Wednesday, October 18, 2023

20th Anniversary Issues: THE MAGAZINE OF FANTASY AND SCIENCE FICTION October 1969, edited by Edward Ferman, and FANTASTIC August 1972, edited by Ted White: Short Story Wednesday

Perhaps unsurprisingly for 20th Anniversary issues of fantasy/sf magazines, or for any gathering of fiction, considerations of time (and, often, loss) loom large in the stories in these two issues. Slightly odd that two magazines which have been, at times at least in their previous histories, famous as homes for women writers in fantastica should produce "all-stag" anniversary celebration issues, albeit in the case of Fantastic, Alice (at conventions, going by nickname "Racoona") Sheldon was still hiding behind the "James Tiptree, Jr." pseudonym, and cover artist Jeff Jones was eventually to transition to womanhood and take on the name Jeffrey Catherine Jones in 1998; "Ova Hamlet" as the pseudonym Richard Lupoff used for his parody stories for Fantastic, mostly, was a Very open non-secret (part of the gag was that Lupoff was serving as interlocutor for the eccentric "Hamlet"). 

That said, these are impressive issues, helping to kick off good decades artistically for both magazines, and eventually financially for F&SF, at least.

The best stories in either issue are, I'd say at this hour, Robert Bloch's time-travel (of a sort) and definitely afterlife fantasy "The Movie People", which incorporates his love for film and his experiences as both youthful film fan and eventual professional screenwriter, and Tiptree's "Forever to a Hudson Bay Blanket", very much a time-travel story and yet also deeply encoding some of her lived experience as a young debutante (and, to a much lesser extent, her later life as an OSS/CIA staffer). I haven't yet read the Conan pastiche by de Camp and Carter, nor this part of the eventual Ursus of Ultima Thule by Avram Davidson, but the introduction to the first part of the serial, giving some of the events in the previous segment published as a standalone story in the sf magazine Worlds of If, is indicative of Davidson in one of his favorite modes, writing about the origins of the mythology he's mining for the story, and the sort of thing he eventually would write at length in the essays collected as Adventures in Unhistory...which is highly recommended.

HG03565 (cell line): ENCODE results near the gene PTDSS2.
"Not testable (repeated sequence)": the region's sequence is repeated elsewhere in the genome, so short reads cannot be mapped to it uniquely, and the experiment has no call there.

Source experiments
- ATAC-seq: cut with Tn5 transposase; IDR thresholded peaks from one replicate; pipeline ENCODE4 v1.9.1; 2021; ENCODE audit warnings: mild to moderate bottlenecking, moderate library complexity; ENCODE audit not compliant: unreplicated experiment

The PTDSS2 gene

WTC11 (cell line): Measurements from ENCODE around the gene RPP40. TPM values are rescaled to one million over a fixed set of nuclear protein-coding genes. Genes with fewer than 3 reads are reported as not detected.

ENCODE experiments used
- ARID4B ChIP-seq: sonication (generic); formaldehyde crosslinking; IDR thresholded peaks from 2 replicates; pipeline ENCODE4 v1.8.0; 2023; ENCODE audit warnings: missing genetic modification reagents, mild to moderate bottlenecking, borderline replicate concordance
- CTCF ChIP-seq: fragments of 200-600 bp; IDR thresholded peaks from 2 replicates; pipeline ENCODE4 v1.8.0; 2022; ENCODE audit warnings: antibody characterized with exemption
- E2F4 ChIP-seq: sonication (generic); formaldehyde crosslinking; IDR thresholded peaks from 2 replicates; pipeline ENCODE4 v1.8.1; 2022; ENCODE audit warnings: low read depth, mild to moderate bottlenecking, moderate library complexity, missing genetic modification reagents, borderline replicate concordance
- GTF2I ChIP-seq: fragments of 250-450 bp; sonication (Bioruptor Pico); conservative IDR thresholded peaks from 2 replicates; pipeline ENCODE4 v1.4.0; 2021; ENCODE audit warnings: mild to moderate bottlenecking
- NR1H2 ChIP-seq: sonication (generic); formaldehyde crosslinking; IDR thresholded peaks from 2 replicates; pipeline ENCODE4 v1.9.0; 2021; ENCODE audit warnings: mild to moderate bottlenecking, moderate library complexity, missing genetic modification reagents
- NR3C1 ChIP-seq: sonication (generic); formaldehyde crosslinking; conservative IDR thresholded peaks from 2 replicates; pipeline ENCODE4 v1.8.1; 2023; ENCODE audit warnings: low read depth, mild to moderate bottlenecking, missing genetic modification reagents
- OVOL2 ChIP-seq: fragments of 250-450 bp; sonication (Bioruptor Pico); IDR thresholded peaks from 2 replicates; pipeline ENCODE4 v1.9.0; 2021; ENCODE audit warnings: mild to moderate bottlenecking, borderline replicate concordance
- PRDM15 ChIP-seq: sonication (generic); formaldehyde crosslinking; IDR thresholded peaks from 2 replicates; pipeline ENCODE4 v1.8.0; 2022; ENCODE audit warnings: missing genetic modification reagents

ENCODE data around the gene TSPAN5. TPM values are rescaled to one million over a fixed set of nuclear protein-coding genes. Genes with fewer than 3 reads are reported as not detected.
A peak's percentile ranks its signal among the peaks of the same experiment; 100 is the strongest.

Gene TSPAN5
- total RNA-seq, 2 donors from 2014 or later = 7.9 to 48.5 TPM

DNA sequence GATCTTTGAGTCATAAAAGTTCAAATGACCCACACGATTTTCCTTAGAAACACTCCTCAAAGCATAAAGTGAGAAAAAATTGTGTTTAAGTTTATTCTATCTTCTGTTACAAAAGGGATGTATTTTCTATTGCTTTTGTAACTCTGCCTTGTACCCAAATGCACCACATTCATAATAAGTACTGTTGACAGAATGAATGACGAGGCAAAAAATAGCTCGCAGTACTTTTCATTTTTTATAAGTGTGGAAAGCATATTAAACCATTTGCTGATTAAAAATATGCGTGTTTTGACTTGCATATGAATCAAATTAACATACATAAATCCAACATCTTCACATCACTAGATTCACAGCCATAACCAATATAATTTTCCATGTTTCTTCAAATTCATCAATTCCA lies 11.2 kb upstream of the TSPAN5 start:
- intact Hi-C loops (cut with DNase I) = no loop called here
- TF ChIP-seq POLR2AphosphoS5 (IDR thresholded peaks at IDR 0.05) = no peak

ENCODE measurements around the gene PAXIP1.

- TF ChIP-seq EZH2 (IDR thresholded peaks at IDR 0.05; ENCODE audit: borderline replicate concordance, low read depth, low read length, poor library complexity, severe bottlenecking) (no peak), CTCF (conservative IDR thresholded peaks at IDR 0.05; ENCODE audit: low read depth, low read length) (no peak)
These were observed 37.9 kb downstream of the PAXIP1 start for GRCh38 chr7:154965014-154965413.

Barry Malzberg, the editor of Fantastic and stablemate Amazing before White, as well as contributor to this issue, would later collect the Tiptree story in his 2003 anthology The Best Time Travel Stories of All Time, as well as it being first collected in Sheldon/Tiptree's first, widely-hailed collection, Ten Thousand Light Years from Home. Bloch's "The Movie People" has also been widely collected, in his The Best of Robert Bloch and many other volumes, in translation as well as the original.

Please see Patti Abbott's blog for more complete considerations of their objects of discussion and review, and a fine new poem she's composed commemorating the birthday of her late husband, the political science professor and historian Philip Abbott (whose favorite short story was E. M. Forster's seminal sf story, "The Machine Stops")...


  1. Two superlative issues, Todd. My favorites in the F&SF ar the Bloch, Dick, Niven, and Aldiss, but all were enjoyable. I will admit that Asimov's short stories can be a little weak, but this one wasn't bad. The biggest drawback is the cover -- I have never been able to get into Walotsky's F&SF covers and often wondered why Ferman commissioned them.